Biden to host first-ever US-Pacific island nations summit amid China’s military buildup
Amid China’s growing influence in the Indo-Pacific region, the United States announced the hosting of the first-ever US-Pacific island nations summit in the last week of this month. According to the Biden administration’s announcement on Friday, the summit will be held in Washington from September 28-29. Additionally, the White House has declared that US President Joe Biden will host the summit. “The summit will demonstrate the deep and enduring partnership of the United States with Pacific island countries and the Pacific region, which is built on shared history, values and people-to-people connections,” the White House said Friday in a statement. communicated.
The United States called the upcoming summit significant because of the broadening and deepening of our cooperation on key issues such as climate change, pandemic response, economic recovery, maritime security, protecting the environment and promoting a free and open Indo-Pacific. Notably, the announcement came a week after the United States accused Beijing of expanding its nuclear arsenal and claimed that the process of extreme buildup could harm the stability of the Indo-Pacific region. Addressing a press conference in Indonesia last week, US Indo-Pacific Commander Admiral John Aquilino said China was the only country expanding its nuclear arsenal and added that it there were “300 nuclear silos”.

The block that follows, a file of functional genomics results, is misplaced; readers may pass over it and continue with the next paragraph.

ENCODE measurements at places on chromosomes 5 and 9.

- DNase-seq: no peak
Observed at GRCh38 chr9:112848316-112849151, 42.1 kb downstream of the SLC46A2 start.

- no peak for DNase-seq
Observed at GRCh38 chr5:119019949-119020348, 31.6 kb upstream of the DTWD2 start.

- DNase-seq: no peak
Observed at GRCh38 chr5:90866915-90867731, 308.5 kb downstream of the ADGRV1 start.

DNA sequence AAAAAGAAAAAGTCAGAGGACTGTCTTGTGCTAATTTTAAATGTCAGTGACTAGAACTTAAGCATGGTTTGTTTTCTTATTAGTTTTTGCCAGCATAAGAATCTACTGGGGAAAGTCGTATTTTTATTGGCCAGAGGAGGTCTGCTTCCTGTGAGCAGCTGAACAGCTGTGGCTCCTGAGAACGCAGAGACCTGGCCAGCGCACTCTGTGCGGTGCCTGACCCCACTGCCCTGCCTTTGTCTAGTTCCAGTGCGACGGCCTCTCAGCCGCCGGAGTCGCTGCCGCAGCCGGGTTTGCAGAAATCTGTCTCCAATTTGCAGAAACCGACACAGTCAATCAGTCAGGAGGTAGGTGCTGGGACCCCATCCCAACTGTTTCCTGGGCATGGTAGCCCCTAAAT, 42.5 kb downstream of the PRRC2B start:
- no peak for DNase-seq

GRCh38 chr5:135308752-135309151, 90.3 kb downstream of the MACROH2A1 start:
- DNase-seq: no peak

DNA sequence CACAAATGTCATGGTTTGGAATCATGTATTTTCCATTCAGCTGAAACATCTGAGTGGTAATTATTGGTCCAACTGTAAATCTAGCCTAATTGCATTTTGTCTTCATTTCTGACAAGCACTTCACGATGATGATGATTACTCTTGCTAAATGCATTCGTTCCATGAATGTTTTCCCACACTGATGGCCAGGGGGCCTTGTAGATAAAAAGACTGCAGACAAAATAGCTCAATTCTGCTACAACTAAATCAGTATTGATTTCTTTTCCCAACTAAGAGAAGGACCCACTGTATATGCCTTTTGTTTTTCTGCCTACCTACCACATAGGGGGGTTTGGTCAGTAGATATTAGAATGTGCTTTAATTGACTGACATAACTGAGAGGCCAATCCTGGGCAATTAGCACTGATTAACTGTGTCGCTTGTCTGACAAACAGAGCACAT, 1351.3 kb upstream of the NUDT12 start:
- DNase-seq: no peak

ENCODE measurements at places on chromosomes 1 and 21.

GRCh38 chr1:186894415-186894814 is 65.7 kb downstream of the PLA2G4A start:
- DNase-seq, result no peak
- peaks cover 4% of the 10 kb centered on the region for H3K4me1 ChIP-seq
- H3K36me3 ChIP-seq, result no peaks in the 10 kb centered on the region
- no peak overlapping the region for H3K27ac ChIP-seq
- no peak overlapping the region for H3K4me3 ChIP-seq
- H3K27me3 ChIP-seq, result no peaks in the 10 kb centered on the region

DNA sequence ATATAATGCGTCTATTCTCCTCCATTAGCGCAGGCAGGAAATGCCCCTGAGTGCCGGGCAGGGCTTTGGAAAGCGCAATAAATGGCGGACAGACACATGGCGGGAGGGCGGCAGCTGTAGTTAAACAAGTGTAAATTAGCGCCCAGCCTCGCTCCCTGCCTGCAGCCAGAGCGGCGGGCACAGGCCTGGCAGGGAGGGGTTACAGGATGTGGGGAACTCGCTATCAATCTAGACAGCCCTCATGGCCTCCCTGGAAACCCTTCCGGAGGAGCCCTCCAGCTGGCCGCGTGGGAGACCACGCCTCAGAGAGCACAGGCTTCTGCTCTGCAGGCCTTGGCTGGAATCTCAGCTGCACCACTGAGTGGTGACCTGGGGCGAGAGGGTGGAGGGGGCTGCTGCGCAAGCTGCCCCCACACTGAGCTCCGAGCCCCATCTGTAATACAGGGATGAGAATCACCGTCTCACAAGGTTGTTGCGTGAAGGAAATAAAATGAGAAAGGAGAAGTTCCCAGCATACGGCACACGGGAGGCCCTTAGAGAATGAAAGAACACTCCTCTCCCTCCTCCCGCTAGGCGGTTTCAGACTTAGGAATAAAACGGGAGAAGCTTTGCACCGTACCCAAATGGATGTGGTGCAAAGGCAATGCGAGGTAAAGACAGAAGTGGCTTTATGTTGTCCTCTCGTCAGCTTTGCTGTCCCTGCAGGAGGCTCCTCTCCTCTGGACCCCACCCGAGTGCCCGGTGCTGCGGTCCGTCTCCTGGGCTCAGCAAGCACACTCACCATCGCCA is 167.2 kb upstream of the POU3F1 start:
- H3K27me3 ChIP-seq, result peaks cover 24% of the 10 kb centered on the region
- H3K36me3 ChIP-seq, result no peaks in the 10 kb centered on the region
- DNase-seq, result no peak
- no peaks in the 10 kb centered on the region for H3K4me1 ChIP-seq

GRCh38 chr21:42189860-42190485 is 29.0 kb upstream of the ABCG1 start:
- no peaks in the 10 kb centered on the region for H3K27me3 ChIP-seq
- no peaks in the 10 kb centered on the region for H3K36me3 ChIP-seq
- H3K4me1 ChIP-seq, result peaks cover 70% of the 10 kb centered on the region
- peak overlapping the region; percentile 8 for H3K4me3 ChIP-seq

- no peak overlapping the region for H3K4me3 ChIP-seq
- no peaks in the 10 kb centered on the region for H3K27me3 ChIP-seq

US calls China’s military buildup in Indo-Pacific ‘largest since World War II’
Also, Admiral John Aquilino categorically mentioned that China’s military buildup is “the greatest in history” since World War II. “If you want to talk about nuclear weapons and the fear of a nuclear arms race, all you have to do is look at the PRC (People’s Republic of China),” he said. Citing a recent report released by the US Department of Defense, the top defense official claimed that President Xi Jinping’s pace of nuclear development could allow him to have up to 700 deliverable nuclear warheads by 2027. report indicates that China could plan to have at least 1,000 warheads by 2030, surpassing the initial projection of the United States in 2020. “The PRC has already established a nascent ‘nuclear triad’ with the development of a missile nuclear-capable air-launched ballistic (ALBM) weapons and improving its land and maritime nuclear capabilities,” the U.S. Department of Defense report said.
The same was echoed by Ely Ratner, assistant secretary of defense for Indo-Pacific security affairs, at the twelfth annual South China Sea conference held in Washington last month. He accused China of increasing provocations in the South China Sea and added that its “aggressive” and “irresponsible” behavior would lead to a major incident in the disputed region.
On the other hand, China has expressed serious concerns about the AUKUS deal and said it will further escalate regional tensions, trigger an arms race and threaten regional peace and stability.